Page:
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How to measure the performance of individual members
Managing performance when it's hard to measure
Organizations of all kinds have long struggled to accurately measure the performance of individual members. The typical approach is to assess an individual's performance against a metric usually tied to whether or not they performed a task and the amount of output they generated by doing so. There's a lot riding on these assessments: everything from compensation increases and bonus payments to promotions. And as anyone who has ever given or received a traditional performance review knows, this process can be highly subjective—even in the most metrics-obsessed organizations.
But what about the kinds of jobs where measuring someone's "output" isn't about counting the number of widgets they produced, but rather it's about how they managed a team or influenced others or helped people collaborate better? While it might be easy to measure someone's output on an assembly line, how do we decide how well a manager manages or a leader leads?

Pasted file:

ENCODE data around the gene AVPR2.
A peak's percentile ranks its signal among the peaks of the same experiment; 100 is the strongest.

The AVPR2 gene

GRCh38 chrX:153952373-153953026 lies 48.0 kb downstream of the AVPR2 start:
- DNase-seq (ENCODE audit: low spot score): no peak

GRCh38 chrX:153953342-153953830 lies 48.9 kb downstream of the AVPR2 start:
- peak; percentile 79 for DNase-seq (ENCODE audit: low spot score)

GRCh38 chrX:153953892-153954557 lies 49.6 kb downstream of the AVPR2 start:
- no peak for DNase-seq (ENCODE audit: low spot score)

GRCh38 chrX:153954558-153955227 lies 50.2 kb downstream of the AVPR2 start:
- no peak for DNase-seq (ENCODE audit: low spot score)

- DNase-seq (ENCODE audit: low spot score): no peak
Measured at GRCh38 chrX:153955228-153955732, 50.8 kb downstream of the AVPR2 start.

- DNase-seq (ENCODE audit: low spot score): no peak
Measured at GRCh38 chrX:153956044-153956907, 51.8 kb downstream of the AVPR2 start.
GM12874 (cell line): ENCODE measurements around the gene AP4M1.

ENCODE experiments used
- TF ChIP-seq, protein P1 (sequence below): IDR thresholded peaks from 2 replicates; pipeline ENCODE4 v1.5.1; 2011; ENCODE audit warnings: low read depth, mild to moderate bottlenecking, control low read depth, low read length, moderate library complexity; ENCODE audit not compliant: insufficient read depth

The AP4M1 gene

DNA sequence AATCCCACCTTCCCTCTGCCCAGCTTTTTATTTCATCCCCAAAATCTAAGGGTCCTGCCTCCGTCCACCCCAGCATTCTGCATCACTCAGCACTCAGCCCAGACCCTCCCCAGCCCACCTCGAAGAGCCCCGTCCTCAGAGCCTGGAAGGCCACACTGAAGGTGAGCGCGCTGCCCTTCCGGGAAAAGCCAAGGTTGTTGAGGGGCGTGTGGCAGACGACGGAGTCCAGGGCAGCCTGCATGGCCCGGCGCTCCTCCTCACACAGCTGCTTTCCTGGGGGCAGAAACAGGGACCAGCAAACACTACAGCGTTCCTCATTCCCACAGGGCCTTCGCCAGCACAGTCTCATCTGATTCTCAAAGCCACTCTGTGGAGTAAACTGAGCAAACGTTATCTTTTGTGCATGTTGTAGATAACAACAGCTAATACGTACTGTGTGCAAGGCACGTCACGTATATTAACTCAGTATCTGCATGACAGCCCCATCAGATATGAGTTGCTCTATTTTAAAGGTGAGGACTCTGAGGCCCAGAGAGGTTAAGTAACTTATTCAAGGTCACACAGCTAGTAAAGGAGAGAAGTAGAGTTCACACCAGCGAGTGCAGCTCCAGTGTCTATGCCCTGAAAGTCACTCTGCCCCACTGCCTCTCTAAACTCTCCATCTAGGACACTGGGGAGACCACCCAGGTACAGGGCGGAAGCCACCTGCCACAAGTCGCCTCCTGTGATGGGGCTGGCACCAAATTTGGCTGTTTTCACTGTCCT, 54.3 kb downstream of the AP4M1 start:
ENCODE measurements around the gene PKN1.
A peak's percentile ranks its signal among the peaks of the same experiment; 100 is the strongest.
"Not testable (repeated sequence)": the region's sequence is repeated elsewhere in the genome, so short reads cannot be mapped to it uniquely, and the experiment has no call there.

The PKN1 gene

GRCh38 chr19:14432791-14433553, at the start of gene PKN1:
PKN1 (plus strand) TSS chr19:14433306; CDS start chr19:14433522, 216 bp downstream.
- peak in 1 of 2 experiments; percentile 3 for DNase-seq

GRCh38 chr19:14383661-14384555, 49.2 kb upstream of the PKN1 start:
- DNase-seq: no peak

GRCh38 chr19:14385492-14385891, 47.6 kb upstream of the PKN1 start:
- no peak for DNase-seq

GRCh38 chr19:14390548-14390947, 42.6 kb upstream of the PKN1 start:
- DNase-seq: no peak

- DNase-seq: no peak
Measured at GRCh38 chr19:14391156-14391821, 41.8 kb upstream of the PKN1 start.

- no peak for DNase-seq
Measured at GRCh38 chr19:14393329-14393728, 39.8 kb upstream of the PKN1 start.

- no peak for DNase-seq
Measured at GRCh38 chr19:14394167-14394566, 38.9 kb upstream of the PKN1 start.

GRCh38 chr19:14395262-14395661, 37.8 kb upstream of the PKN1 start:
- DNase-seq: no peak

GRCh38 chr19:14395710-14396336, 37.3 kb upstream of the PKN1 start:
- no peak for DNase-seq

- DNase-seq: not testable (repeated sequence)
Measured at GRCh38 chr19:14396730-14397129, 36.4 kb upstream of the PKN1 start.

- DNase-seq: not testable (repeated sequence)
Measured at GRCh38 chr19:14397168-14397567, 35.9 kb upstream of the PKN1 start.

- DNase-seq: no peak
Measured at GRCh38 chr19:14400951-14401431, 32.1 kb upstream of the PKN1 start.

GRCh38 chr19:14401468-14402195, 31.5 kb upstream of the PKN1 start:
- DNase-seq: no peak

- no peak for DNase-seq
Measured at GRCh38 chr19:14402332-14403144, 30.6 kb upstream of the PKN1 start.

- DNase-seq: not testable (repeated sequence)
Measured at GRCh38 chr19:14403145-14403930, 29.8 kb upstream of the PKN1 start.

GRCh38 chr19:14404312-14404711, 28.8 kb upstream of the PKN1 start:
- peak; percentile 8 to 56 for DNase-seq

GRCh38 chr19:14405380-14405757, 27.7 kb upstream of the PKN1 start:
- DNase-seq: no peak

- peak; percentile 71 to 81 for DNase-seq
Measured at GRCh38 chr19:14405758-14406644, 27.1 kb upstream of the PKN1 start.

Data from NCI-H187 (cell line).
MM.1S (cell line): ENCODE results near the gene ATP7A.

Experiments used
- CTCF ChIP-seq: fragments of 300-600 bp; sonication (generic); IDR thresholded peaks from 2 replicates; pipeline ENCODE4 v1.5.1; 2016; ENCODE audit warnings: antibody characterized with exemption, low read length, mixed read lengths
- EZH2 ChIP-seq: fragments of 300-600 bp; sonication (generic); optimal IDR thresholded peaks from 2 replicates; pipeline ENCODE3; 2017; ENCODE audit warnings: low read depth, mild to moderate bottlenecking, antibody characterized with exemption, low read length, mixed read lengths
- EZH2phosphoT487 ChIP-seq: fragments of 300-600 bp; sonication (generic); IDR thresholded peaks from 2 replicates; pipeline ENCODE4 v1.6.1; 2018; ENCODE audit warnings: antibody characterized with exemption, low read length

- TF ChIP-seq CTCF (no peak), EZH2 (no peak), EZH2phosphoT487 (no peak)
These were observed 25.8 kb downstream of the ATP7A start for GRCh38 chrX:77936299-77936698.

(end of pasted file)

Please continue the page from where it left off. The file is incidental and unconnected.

In the case of an organization like Red Hat (the organization where I am the CEO) which operates as part of multiple open source software communities like Linux and OpenStack, these questions are all the more difficult to answer—like how to measure someone's contribution to an external community—and traditional performance reviews just don't cut it for us. For example, building open source software, like we do at Red Hat, involves collaborating with people outside of the company who volunteer their efforts. That means you can't simply issue orders or direct what work gets done and when. What you can do is build influence and trust with other members of the community. But doing that can involve making contributions that offer no direct output or result. It's not quid pro quo, and it's not easy to track and measure.
Conventional performance reviews can also undermine a company's agility and lead to missed opportunities. What happens when an individual's goals no longer make sense, because the competitive landscape has changed, but their performance rating (and by extension, their compensation and advancement opportunities) are all resting on the completion of those goals? That's not a system that promotes innovation.